Kingsley doesn’t have the time or space to develop. He doesn’t deepen, he doesn’t have any arcs. He basically is cool and stays cool. I think if we see a future world, Kingsley could play a really cool part in that, but in the series we have he is a mediocre character.
Moaning Myrtle – Myrtle is such an interesting character, both for her potential, her backstory, and her actual role within the story. I think she is definitely the most interesting of all the Hogwarts ghosts. Even though she has such an annoying personality, that is part of her charm. I love it.
She could be moved up a tier. Her backstory alone and what that implies is so fascinating. She was in school with Tom Riddle and was one of his earliest victims. She saw a past Hogwarts that we all want to experience. She saw an early Voldy. I love that implication.
But she doesn’t go anywhere. I guess that is an inherent issue with ghosts – they are stuck where they are. She doesn’t grow, she doesn’t develop. She feels like a plot device. She is there to move the characters along in key moments, but that’s it. Most of the time, she doesn’t feel like a character in her own right, she feels like a part of the setting.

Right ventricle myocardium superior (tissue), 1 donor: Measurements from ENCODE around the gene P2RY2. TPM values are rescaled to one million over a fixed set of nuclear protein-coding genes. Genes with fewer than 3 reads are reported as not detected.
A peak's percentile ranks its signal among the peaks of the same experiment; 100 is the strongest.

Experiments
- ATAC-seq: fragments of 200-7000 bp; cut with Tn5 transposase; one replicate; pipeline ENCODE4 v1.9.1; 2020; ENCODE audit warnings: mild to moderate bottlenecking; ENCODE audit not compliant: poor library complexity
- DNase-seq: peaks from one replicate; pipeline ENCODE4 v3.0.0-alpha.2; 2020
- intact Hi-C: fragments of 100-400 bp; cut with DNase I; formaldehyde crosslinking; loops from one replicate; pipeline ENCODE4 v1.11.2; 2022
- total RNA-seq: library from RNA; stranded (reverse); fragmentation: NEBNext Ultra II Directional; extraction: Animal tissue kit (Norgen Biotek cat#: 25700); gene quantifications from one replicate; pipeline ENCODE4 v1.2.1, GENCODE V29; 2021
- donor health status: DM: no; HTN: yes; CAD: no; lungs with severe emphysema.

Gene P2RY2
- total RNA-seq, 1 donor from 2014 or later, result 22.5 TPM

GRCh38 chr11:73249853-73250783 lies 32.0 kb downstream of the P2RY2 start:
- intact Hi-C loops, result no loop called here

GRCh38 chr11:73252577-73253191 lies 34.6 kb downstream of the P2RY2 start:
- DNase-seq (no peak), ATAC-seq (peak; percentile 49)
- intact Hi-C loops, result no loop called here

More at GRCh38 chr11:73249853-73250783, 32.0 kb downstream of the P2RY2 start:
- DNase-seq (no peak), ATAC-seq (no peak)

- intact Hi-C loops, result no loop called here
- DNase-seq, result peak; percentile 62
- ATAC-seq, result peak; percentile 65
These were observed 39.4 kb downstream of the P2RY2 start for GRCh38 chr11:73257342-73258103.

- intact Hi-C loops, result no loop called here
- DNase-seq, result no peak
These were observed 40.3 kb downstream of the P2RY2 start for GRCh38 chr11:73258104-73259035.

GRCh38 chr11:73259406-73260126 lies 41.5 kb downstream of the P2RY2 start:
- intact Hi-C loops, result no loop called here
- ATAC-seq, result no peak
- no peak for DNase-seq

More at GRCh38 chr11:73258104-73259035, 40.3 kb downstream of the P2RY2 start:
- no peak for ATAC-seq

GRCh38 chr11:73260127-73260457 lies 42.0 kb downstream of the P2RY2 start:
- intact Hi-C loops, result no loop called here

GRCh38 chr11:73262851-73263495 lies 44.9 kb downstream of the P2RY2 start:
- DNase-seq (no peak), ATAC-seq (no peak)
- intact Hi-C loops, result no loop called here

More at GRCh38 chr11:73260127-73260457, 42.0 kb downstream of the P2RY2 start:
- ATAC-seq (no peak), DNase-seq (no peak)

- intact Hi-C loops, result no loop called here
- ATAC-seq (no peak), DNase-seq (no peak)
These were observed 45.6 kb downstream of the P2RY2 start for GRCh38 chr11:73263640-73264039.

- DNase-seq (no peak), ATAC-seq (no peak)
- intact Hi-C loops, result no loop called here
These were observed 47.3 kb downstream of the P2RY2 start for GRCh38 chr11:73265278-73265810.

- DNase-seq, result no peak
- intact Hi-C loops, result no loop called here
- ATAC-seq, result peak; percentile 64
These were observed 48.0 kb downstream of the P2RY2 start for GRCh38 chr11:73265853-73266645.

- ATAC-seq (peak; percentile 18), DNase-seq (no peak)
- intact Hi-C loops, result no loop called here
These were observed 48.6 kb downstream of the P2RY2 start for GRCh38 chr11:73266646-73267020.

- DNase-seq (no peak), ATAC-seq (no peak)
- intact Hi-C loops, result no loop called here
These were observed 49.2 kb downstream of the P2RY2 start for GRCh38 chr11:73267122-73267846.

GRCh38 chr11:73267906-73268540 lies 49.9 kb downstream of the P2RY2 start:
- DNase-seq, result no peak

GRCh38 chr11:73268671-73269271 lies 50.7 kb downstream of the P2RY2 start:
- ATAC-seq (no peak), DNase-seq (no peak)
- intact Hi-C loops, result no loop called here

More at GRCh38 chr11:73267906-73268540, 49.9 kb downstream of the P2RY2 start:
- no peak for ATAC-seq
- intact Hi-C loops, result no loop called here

Narcissa Malfoy – I’ll admit, I think I’m wrong on this one. The more I’ve thought about this list, I think I ranked her incorrectly. But the screenshot was taken and I can’t change it now. I think she should be moved down a tier and I think her husband should be moved up.
Originally I had her in this tier because she does show some change and development at the end of the series when she turned on Voldy and lied, but the more I thought about it, that wasn’t development. That was completely in line with her character.
Narcissa loves Draco. That is her personality. That is all she has. Even in the end, when she pulls her biggest stunt, her shinning moment in the series, it’s to stop the fighting to save Draco. It wasn’t because she had a change of heart or anything, she just wanted to save Draco. That is basically her entire character and she doesn’t change. So I’d move her down a tier if I could.